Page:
Posted 17 June 2006 - 04:17 AM
Posted 17 June 2006 - 11:31 AM
Posted 18 June 2006 - 12:38 AM
It has to be the north pole, therefore the bear must be white.
A camper leaves her camp, hikes 1 mile south, then 1 mile east where she sees a bear. Then she hikes 1 mile north to arrive at her camp. What color is the bear?
I have two U.S. coins totaling 55 cents. One is not a nickel. What are the two coins?
Posted 18 June 2006 - 12:56 PM
Posted 18 June 2006 - 06:29 PM
- re: the bear answer; not bad, not bad at all! Impressive, thinking outside the box. I like that.
- re: the coins; one 50 cent piece & one nickel.
- As for warriorscot & daniel_c, we would not expect you to get this one, no doubt I would fail on your currency questions, without looking it up on the www. A nickel is a (US) 5 cent piece and remains in regular use today in the US. The penny (1 cent) is, however, slowly going by the wayside as far as daily use at the local store as a cash item, etc. However, you can rest assured that the financial instutions (banks, cc companies, service providers, et al) do not miss a penny in their transactions or billings. Many pennies add up to alot of bucks. However, I recently received a billing for US$2.12. Imagine how much it cost that company (labor, paper, printing, mailing, postage, etc.) to bill me and then process the payment when received. As they say, common sense is not so common. Better to write off the $2.12 than to spend $100 plus to collect it.
Mr. Green.... I like your answer re: the rock/feather falling question. Simply put and practical. Are you an engineer? If not you may wish to consider this vocation.
warriorscot.... Your answer is fairly precise. I'll bet you did well in physics class. By the by; I have some QE halfpennies and pennies from my uncles from WWII. Last I heard, the halfpenny was no longer used in the UK. What about the penny? Just curious.
Now, why is a US nickel called a nickel?
Bonus point; why was the US nickel once called a "buffalo head".
Posted 18 June 2006 - 08:23 PM
Which is heavier, a lb. of gold or a lb. of steel?
This is a trick question.
Posted 18 June 2006 - 08:56 PM
Keep the faith.
Posted 18 June 2006 - 09:17 PM
A pound of steel weighs more than a pound of gold
because feathers are weighed by avoirdupois weight,
which has 16 ounces to a pound, while gold is always weighed by troy weight which only contains 12 ounces to a pound.
Posted 18 June 2006 - 11:25 PM
Measurement of any parameter for different substances is comparable only on a uniform scale; whether it be mass (weight for the non-technical), density, size, etc. Consider the various measurement systems (e.g., metric, U.S., Imperial, Roman, Greek, Egyptian, whatever). Is a cubit uniform in all measurement systems? Check it out and let me know what you find (but do not bet any serious money that it is). You cannot make a direct comparison between different systems of measurement (e.g., U.S., French, English, etc.). The various measurement systems are generally not comparable and can vary significantly though using similar terms (words).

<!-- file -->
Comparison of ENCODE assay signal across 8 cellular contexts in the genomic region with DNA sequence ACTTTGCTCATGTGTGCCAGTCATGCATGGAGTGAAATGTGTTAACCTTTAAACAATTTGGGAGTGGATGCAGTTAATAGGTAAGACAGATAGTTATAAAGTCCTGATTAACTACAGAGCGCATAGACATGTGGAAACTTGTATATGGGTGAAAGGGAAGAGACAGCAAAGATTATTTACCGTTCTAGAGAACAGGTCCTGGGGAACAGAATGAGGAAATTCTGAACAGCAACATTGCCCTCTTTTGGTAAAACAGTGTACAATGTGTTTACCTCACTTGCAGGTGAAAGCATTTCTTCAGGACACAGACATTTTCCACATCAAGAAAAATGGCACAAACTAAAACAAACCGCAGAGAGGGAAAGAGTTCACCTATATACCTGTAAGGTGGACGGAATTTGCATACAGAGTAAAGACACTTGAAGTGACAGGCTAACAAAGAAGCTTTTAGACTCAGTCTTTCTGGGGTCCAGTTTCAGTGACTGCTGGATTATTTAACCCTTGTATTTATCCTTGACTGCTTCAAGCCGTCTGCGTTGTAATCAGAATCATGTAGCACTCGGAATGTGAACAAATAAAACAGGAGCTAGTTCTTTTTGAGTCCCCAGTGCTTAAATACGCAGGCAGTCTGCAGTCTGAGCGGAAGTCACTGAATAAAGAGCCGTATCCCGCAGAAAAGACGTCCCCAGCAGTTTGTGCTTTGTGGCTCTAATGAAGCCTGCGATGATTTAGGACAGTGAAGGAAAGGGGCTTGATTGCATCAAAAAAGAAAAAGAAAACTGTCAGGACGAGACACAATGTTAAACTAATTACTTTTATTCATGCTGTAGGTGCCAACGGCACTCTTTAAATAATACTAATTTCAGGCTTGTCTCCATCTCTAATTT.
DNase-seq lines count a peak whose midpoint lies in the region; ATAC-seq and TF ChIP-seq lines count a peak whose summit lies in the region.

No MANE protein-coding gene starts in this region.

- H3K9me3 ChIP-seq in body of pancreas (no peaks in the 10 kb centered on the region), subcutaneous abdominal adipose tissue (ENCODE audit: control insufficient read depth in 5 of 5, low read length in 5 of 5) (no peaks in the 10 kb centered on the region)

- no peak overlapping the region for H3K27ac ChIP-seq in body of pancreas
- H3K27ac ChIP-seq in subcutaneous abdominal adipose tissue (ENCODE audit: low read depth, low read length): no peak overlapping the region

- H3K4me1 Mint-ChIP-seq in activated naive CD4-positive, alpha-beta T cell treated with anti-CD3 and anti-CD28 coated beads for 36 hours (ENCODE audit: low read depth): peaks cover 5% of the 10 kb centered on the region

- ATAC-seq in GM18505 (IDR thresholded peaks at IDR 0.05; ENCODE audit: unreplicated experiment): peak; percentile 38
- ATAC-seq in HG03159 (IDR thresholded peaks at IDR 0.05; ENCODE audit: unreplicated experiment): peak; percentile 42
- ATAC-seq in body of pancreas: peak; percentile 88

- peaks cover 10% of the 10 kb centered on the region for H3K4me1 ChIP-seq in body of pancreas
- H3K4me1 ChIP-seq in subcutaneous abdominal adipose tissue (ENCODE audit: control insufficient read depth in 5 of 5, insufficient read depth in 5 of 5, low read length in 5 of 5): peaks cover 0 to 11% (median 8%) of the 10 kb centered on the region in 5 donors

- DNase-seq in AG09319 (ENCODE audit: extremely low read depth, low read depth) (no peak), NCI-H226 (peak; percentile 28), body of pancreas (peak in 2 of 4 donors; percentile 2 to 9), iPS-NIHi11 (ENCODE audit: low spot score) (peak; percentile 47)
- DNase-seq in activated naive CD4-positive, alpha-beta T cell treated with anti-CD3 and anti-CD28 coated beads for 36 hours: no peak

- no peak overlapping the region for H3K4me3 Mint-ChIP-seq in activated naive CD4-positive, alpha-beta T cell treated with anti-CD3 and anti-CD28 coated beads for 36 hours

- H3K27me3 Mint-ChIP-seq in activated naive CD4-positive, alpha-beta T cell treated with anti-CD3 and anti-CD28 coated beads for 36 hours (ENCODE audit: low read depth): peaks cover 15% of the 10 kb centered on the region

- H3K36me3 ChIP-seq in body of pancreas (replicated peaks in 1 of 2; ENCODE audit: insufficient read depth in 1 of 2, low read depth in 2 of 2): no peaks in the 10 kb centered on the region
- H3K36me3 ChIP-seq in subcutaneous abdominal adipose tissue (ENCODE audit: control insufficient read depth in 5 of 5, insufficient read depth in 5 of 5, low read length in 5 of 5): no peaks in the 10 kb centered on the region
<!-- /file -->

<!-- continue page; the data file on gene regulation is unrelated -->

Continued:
You may mix semantics as you wish, however, any materials mass can only be equivalently compared to another by using the same system of measurement. You did not consider that. A pound is a pound in any uniform system of measurement.
An ounce of gold and an ounce of feathers are equivalent in mass (weight) if compared in the same measurement system, whether avoirdupois, trois or other. Same with a cubit (there was no uniform agreement on the length of a cubit in the old world, though the same word was used consistently).
In the end kid, you weigh the same regardless of the scale you step on.
Posted 19 June 2006 - 02:47 AM
Posted 19 June 2006 - 08:53 AM
but in johanna's statement of which weigh's more...you have to take into acount the accepted measuring standards....as she said..one is weight using a standard that claims a pound to be 16 ounces...and another uses one that claims a pound to be only 12 ounces....so by definition...a pound by one measurement standard..is infact NOT the same as a pound in another measurement standard....if you were to state that they both had a MASS of 12 kg then neither would wiegh more
Posted 19 June 2006 - 09:02 AM
Posted 19 June 2006 - 09:41 AM
I was indeed very good at physics and gravity is a topic i enjoyed, especially newtonian vs. relativistic calculations i always enjoyed messing around with them. I am alsi training to be an engineer myself or at least i am at the moment as long as the maths doesnt stop me(i used to love maths its a shame its actually hard now).
And also weight is also relative to the gravitaitonal field at that location which again varies, mass is the constant not weight, interesting notions also great to explain to children and cheerleaders, the looks of utter confusion are most enjoyable.
Posted 19 June 2006 - 11:56 AM
brushing one's teeth, he successfully expresses himself to the shopkeeper and the purchase is done.
Now in comes a blind man who wishes to buy a pair of sunglasses. How should he express himself to be sure the shopkeeper understands what he wants?
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